A month into his time at Yale, World Fellow and Ecuadorian diplomat Diego Tituaña has already announced his first initiative — a workshop series on indigenous rights called “The United Nations and the Rights of Indigenous Peoples Series 2019.”
The initiative consists of two workshops at Yale followed by a day-long trip to the United Nations on Oct. 11. Sixteen undergraduate, graduate and professional students can participate free of charge, thanks to sponsorships from the Native American Cultural Center and the Ethnicity, Race, & Migration Program.
“[The series] is an exciting opportunity for students to learn about and network with professionals working on global indigenous issues,” Matthew Makomenaw, director of the Native American Cultural Center and assistant dean of Yale College, said in an email to the News. “The Native American Cultural Center strives to maintain a permanent and prominent indigenous presence at Yale that incorporates and supports the success of future leaders and this opportunity helps support that initiative.”
Tituaña joined the World Fellows program after working at the Permanent Mission to the United Nations since 2014. In addition to his advocacy work for human rights and disarmament, Tituaña rallied for indigenous rights and worked as a facilitator for the United Nations Resolution on the Rights of Indigenous Peoples.
Upon beginning his time as a World Fellow, Tituaña said he was impressed by student interest in indigenous studies and wanted to develop initiatives related to indigenous people. The program aims to bring Yalies to the Third Committee meeting of the General Assembly, which is slated for Oct. 11. While the planning time was very short, he received help from students and faculty members, Tituaña said.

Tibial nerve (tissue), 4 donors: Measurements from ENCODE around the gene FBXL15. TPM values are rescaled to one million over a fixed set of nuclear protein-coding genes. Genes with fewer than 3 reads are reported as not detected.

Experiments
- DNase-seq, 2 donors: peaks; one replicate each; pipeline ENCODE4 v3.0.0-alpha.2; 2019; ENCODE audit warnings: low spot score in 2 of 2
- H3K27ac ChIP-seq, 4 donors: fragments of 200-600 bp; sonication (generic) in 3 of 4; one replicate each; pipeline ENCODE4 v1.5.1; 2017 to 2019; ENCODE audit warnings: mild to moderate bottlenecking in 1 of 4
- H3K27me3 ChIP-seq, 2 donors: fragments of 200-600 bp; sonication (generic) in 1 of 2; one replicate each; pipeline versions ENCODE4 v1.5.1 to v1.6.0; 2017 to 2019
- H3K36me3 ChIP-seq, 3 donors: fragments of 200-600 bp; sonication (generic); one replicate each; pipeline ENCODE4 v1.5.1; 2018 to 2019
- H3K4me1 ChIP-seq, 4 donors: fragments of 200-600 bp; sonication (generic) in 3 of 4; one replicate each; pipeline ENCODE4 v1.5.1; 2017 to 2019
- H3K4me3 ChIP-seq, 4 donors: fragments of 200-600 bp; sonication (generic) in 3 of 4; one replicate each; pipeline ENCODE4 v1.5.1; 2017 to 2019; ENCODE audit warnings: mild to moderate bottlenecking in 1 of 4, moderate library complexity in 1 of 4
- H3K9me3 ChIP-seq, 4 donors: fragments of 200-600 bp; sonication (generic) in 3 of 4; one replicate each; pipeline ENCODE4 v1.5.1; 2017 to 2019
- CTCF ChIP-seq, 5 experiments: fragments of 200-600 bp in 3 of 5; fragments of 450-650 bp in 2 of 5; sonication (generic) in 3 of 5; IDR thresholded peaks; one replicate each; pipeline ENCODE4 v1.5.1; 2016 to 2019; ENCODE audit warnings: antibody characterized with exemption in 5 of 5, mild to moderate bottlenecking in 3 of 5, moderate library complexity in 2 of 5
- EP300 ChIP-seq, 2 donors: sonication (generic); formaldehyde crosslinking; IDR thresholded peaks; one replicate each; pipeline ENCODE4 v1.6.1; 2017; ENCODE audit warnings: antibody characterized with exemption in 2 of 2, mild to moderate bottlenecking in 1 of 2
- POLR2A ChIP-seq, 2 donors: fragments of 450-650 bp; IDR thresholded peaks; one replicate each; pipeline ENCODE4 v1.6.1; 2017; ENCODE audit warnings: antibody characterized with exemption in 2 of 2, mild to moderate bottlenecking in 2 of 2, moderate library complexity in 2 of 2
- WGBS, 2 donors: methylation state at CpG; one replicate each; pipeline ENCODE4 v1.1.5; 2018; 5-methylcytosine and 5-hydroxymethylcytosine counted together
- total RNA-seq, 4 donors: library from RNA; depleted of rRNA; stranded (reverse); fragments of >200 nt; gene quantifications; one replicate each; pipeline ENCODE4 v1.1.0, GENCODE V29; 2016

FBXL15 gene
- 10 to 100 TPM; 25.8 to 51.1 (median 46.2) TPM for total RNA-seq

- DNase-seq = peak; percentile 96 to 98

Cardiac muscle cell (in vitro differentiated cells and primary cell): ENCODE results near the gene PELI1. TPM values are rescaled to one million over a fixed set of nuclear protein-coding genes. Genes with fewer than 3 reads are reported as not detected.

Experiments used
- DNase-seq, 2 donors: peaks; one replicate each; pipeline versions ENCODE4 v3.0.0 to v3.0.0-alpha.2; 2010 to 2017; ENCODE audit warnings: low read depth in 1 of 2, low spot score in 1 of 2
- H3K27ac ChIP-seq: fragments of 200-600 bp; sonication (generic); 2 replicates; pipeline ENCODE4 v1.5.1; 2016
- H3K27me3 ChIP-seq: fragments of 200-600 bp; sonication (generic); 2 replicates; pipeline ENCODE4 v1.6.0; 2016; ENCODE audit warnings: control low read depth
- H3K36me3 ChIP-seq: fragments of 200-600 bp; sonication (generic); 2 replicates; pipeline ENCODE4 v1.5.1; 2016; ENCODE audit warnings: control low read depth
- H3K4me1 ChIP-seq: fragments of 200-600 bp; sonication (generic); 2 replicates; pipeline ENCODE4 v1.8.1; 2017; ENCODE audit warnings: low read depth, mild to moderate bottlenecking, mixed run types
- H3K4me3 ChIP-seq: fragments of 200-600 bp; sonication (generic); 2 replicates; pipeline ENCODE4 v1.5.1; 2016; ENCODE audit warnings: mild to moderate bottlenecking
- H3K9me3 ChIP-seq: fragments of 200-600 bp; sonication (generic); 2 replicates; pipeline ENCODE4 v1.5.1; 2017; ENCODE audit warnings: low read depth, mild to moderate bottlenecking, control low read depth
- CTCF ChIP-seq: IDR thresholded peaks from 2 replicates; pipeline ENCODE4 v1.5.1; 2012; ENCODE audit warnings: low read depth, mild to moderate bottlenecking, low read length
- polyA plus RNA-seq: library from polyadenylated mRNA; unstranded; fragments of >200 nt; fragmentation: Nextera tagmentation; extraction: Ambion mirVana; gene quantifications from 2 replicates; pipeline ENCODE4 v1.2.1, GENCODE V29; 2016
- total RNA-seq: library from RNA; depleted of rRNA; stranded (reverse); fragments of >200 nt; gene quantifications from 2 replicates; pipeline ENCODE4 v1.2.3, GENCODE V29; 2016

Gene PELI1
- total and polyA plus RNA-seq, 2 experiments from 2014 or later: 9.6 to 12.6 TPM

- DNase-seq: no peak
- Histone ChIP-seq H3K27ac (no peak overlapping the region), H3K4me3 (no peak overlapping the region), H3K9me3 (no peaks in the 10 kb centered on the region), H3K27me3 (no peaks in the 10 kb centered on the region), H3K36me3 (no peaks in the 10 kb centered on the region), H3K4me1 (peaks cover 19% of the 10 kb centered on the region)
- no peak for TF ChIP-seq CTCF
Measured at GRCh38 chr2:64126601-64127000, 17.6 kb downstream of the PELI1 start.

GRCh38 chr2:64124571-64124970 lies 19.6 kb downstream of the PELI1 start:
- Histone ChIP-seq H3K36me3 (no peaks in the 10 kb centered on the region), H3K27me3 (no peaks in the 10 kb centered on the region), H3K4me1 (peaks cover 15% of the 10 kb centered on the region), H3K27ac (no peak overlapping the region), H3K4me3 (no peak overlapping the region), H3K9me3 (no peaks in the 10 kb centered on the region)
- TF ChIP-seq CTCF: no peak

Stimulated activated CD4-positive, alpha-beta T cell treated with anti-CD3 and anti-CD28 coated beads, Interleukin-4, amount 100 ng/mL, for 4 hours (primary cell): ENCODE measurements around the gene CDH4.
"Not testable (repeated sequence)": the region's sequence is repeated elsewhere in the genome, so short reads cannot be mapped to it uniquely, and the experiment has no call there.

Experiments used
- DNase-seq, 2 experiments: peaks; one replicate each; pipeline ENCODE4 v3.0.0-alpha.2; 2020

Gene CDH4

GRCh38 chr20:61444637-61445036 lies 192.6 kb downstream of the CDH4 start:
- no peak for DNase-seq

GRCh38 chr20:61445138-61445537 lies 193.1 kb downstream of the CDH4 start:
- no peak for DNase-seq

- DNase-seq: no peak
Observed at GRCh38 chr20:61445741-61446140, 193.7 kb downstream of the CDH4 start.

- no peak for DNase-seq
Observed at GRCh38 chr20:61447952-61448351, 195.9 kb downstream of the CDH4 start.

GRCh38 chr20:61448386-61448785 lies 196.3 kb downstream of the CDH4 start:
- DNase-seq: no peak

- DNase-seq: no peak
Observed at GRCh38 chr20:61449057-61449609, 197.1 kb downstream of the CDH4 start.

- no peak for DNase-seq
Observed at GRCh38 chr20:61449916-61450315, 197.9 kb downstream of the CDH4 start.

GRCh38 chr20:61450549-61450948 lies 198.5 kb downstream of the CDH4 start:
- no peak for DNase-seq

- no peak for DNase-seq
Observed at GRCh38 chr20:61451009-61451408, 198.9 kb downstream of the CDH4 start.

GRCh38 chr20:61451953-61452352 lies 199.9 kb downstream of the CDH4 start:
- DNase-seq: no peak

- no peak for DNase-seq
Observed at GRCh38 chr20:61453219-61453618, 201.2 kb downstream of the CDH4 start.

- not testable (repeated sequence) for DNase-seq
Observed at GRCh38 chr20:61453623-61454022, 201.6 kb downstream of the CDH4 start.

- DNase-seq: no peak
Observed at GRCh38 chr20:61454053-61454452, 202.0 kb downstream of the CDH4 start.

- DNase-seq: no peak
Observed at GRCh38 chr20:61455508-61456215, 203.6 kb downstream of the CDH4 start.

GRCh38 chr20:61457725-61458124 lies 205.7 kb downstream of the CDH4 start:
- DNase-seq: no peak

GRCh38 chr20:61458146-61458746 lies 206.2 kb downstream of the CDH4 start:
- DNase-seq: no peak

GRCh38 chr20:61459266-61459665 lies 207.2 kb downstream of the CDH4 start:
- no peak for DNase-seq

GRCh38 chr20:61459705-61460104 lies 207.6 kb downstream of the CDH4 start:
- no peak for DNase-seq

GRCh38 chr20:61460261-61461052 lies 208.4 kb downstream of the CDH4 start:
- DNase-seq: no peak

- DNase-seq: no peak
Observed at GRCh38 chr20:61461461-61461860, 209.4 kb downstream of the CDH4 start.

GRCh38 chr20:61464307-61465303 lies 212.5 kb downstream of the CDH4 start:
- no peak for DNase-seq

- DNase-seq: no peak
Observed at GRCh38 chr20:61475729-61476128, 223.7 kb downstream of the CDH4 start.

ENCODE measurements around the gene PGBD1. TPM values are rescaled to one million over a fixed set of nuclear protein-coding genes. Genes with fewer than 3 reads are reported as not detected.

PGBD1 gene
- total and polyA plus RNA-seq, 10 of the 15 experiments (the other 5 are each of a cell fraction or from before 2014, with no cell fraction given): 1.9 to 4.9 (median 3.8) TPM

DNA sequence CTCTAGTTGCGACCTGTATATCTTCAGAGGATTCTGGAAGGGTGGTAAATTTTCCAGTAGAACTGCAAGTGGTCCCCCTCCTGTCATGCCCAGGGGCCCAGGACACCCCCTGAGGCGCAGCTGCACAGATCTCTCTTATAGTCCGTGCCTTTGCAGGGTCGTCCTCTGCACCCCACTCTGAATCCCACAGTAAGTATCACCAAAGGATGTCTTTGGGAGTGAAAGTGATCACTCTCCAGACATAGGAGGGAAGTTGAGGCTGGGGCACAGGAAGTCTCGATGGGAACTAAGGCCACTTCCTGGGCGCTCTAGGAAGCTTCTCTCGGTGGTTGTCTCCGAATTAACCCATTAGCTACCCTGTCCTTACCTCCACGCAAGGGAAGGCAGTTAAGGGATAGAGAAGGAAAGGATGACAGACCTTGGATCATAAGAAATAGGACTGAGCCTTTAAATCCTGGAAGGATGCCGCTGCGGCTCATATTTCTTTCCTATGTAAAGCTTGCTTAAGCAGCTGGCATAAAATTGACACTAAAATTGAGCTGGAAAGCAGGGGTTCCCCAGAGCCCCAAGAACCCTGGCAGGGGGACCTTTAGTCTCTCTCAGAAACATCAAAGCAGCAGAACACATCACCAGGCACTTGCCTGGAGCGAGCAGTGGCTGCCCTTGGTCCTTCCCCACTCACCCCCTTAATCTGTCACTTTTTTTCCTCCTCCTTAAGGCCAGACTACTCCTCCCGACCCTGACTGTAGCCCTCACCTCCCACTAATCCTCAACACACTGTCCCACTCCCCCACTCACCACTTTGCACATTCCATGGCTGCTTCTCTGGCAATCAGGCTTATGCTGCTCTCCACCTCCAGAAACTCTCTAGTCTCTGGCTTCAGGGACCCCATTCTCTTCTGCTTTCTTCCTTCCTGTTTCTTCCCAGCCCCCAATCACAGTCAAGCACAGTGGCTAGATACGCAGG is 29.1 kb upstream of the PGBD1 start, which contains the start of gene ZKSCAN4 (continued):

“The objective with the students is that I would like to encourage them to get involved in international discussion about indigenous people, because it’s really important that they can be part of this international struggle and fight that we have,” Tituaña said.
While the visit to the UN would be exciting, Tituaña said he felt that students would appreciate learning more about indigenous rights. He designed two workshops meant to provide this context –– one on Oct. 4 and the other on Oct. 9.
In the first workshop, participants will learn broadly about global indigenous rights and the basic workings of the UN. The second workshop will be led by Elsa Stamatopoulou –– the director of the Indigenous Peoples Rights Program at Columbia University and former head of a forum on indigenous issues at the UN. She will visit Yale to speak about the history of indigenous rights.
“We need to be aware of indigenous people living in a country originally inhabited by indigenous people,” Stamatopoulou said.
Tituaña’s six student liaisons — undergraduate students selected to aid in Fellows’ work for the year — helped him advertise and plan the program.
Like the 16 participants selected, the student liaisons will accompany the group to the UN and help facilitate the trip.
“I’m most excited to actually sit down in a General Assembly session, just because it’s making something tangible,” student liaison Eamonn Sullivan ’22 told the News. “The United Nations is something that you hear of, and then all of a sudden you’ll actually have the opportunity to be there and see it.”
Applications for the program are due Sept. 27.
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